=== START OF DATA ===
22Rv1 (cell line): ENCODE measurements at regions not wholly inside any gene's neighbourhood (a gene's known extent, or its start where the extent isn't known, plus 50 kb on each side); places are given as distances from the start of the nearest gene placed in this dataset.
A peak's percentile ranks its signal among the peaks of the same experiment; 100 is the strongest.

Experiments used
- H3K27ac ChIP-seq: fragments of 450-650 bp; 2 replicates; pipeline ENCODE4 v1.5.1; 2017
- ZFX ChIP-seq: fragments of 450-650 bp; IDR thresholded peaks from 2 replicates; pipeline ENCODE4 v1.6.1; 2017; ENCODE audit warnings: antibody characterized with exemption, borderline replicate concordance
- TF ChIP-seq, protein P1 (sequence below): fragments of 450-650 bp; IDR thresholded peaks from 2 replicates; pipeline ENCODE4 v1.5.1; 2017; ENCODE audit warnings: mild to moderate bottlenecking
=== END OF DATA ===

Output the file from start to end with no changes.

22Rv1 (cell line): ENCODE measurements at regions not wholly inside any gene's neighbourhood (a gene's known extent, or its start where the extent isn't known, plus 50 kb on each side); places are given as distances from the start of the nearest gene placed in this dataset.
A peak's percentile ranks its signal among the peaks of the same experiment; 100 is the strongest.

Experiments used
- H3K27ac ChIP-seq: fragments of 450-650 bp; 2 replicates; pipeline ENCODE4 v1.5.1; 2017
- ZFX ChIP-seq: fragments of 450-650 bp; IDR thresholded peaks from 2 replicates; pipeline ENCODE4 v1.6.1; 2017; ENCODE audit warnings: antibody characterized with exemption, borderline replicate concordance
- TF ChIP-seq, protein P1 (sequence below): fragments of 450-650 bp; IDR thresholded peaks from 2 replicates; pipeline ENCODE4 v1.5.1; 2017; ENCODE audit warnings: mild to moderate bottlenecking